TBD Studio: Video By Dissenting Overseas Chinese Students

A still image from a TBD Studio video of songs dedicated to those suffering from the Chinese Communist Party, uploaded April 3, 2020. Another of their videos is a COVID-19 timeline, uploaded May 6, 2020.

Journal of Political Risk, Vol. 8, No. 5, May 2020

TBD Studio

TBD Studio is a group of Mainland Chinese students who are studying abroad. TBD stands for “The Big Dipper.” The names they have chosen below preserve their anonymity.

Since the Chinese Communist Party took power in 1949, millions of Chinese people have been persecuted to death in numerous political movements. From the Cultural Revolution to the Tiananmen Massacre, to the persecution of religions and political dissidents, and to the oppression against freedom-fighting students in Hong Kong, the Chinese Communist Party (CCP) has never ceased to persecute the Chinese people. Its tyrannical control is second to none. In 2020, the coronavirus outbreak is tearing up families and inducing chaos worldwide — all because of the CCP’s suppression of freedom of speech. As overseas Mainland Chinese (海外中國人), we have no right to indifference or silence, but the responsibility to speak up for the voiceless and the powerless. This is why we began making videos. Here are our stories.

Xinyi (心怡)

When I was in middle school, I felt quite indifferent and unrelated to the things happening in China. Getting into a good university was my only goal in life. Later my Mom started to use a virtual private network (VPN), and she would always share what she had read on foreign websites with me. That was the first time I realized the dark side of communist China. My point of view was turned upside down after I went to study abroad. After I read multiple articles on June 4th Tiananmen Massacre, I felt almost desperate that my generation is not aware of how the CCP has persecuted our people. But at the same time, I felt the urge to tell the untold and pass on the courage and spirit of the June 4th movement.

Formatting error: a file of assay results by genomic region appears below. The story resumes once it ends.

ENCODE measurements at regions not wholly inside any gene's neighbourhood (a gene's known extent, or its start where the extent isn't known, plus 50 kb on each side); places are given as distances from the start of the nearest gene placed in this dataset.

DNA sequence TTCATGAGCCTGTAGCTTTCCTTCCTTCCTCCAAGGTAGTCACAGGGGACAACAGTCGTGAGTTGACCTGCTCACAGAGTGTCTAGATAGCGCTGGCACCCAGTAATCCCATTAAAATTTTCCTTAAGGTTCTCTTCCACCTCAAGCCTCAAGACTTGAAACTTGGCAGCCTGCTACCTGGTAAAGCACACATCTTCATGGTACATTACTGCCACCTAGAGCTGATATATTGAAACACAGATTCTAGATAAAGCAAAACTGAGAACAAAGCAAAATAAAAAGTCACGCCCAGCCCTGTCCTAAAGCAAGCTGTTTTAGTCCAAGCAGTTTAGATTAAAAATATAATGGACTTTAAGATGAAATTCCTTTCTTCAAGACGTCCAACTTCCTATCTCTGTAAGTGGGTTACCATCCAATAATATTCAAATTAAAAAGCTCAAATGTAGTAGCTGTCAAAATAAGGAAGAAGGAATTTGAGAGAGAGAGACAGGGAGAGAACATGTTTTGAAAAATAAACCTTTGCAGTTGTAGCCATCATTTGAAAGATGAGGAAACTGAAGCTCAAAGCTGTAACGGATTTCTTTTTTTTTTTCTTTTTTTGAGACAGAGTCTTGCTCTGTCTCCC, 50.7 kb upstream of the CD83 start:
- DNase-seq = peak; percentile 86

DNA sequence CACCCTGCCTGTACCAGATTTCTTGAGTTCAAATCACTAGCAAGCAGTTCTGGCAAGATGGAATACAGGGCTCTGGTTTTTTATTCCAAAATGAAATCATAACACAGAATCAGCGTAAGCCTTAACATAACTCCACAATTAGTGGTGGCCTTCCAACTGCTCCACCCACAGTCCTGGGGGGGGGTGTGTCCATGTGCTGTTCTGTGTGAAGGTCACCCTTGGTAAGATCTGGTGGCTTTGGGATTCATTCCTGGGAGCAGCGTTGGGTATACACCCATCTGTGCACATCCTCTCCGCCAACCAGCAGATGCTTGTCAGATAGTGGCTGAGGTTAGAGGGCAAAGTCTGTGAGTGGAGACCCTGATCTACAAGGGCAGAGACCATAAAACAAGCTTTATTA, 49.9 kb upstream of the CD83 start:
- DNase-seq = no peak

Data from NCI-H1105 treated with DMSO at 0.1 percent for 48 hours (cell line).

Jiaxin (嘉昕)

I was lucky to learn at a young age about the catastrophic political movements initiated by the CCP. I would always share the true story of the Great Famine, the Cultural Revolution, and the Tiananmen Massacre to my friends, hoping that my trivial effort will give them a chance to choose who to believe. However, as I learned more about the suppression of human rights lawyers, religious dissidents, and the recent Hong Kong protesters, I became terrified about the risks of voicing my opinions. Last year, I spent a lot of time watching news about the Hong Kong movement, but I was too cowardly to actually get involved. In 2020, the CCP’s concealment of information regarding the coronavirus outbreak urges me to speak up. I realized that the Chinese government is afraid of the old for their memory, of the young for their passion, of churches, movies, music, and the free flow of information. Then why should we be afraid of them? With the encouragement of my teammates, I hope we can share some different perspectives to our peers.

Yuxuan (宇軒)

When I was growing up in China, I knew vaguely that some of the news might be fake, but I didn’t realize the severity and ubiquity of those lies. Nor did I have the motivation to look for the truth. In university, I have access to different perspectives and have learned about the absurdity of news in China. However, I stayed politically indifferent because I didn’t think that small acts will bring any changes. Many friends around me have a strong belief in CCP’s propaganda – it’s their only source of information growing up. My friends are all interesting and kind most of the time, but when it comes to problems of Chinese society, they become extremely nationalistic and zealous in the name of patriotism. They are unaware that they could have chosen different news reports to read. In other words, they have lost the opportunity to shake away the influence of brainwashing education. It’s sad to believe in the single voice that is allowed in a society. Thus, I would like to share different points of view to young Chinese people and pierce through their echo chamber.

Ruirui (蕊蕊)

To me, news media is something that can spread truth and sharpen the mind of the audience. Working in a media company has been my dream since childhood. I have volunteered and worked full-time in media companies for several years, from which I have gained many valuable insights. I am happy to see the positive influence a media press has when it places truthfulness as its core value. Meanwhile, I realized a drawback of traditional media – it can hardly reach people outside the echo chamber. I wondered if I could open up a YouTube channel, create my own content, and share viewpoints in a way more acceptable to the younger generation.